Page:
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Maria Bucur

participation of Romanian feminists shaped the discursive strategies and activities of the LEW. 1 While I place Alexandrina Cantacuzino at the center of this analysis, as her perspective was predominant in the public interventions of the Romanian delegations to

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Maria Bucur, Katerina Dalakoura, Krassimira Daskalova, and Gabriela Dudeková Kováčová

respective internal feminist organizations on the part of the association or the women who headed the delegations of LEW member states. In regard to the latter, this was especially the case with Alexandrina Cantacuzino, who became the first President of the

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Between Transnational Cooperation and Nationalism

The Little Entente of Women in Czechoslovakia

Gabriela Dudeková Kováčová

Františka F. Plamínková, box 3, file 35–36. Purkyňová claimed that she was one of the organization's initiators and that she had developed one of two proposals about the future form of the LEW (ultimately, Alexandrina Cantacuzino's proposal was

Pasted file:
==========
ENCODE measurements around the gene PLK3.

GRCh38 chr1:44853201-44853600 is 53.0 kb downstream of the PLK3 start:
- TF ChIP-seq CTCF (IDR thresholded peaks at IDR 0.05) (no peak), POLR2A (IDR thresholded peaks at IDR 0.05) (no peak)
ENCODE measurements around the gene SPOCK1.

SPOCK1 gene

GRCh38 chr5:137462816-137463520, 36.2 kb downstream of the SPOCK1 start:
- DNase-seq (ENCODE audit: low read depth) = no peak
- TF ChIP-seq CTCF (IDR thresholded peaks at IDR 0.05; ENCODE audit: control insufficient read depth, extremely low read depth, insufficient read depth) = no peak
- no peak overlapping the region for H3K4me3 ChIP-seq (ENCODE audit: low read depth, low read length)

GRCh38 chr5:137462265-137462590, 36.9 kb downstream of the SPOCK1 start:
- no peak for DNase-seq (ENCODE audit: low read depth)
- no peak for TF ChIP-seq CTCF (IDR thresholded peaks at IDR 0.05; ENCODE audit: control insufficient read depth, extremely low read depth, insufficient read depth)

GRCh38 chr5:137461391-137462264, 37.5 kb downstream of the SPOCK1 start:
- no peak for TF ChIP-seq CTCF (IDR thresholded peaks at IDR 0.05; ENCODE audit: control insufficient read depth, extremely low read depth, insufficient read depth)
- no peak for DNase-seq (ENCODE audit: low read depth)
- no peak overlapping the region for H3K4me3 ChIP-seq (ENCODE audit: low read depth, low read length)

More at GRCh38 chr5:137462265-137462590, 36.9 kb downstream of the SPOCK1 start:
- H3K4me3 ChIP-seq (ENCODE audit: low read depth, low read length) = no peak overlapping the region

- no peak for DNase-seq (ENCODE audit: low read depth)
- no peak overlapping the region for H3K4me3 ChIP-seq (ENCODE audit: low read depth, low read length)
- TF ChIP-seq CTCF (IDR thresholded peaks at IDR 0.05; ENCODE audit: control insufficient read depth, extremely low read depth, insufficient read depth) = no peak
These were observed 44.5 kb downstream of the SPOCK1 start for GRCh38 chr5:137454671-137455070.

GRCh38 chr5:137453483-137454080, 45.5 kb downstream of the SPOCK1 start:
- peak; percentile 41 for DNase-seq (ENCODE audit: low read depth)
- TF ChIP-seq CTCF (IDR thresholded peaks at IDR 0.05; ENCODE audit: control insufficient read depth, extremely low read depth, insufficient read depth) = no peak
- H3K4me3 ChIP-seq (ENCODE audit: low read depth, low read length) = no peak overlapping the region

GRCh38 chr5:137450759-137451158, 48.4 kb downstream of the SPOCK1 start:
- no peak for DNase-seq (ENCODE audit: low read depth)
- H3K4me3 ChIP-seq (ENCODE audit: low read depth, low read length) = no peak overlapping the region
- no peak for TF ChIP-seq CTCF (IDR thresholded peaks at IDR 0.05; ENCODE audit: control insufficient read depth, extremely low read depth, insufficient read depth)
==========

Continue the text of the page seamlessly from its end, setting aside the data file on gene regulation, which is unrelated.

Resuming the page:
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Krassimira Daskalova

demonstrate, the ethno-nationalism of some Romanian (Alexandrina Cantacuzino) and Czech feminists (Františka Plamínková and Eliška Purkyňová) was not any better, not to mention the offensive, stereotypical, and bossy manner in which Dr. Justyna Budzińska

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Isidora Grubački

interlocutors could have been men and women who thought that public work was not for women—but also, in certain ways, Yugoslav representative Delfa Ivanić and Romanian representative Alexandrina Cantacuzino, whose discussions of feminism were fairly different

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Ten Years After

Communism and Feminism Revisited

Francisca de Haan, Kristen Ghodsee, Krassimira Daskalova, Magdalena Grabowska, Jasmina Lukić, Chiara Bonfiglioli, Raluca Maria Popa, and Alexandra Ghit

Press, 2006). Created in 1922, the pre–World War II National Council of Women was presided over by Princess Alexandrina Cantacuzino (1876–1944). 8 Vladimir Tismăneanu, Dorin Dobrincu, and Cristian Vasile, eds., Raport Final: Comisia Prezidențială pentru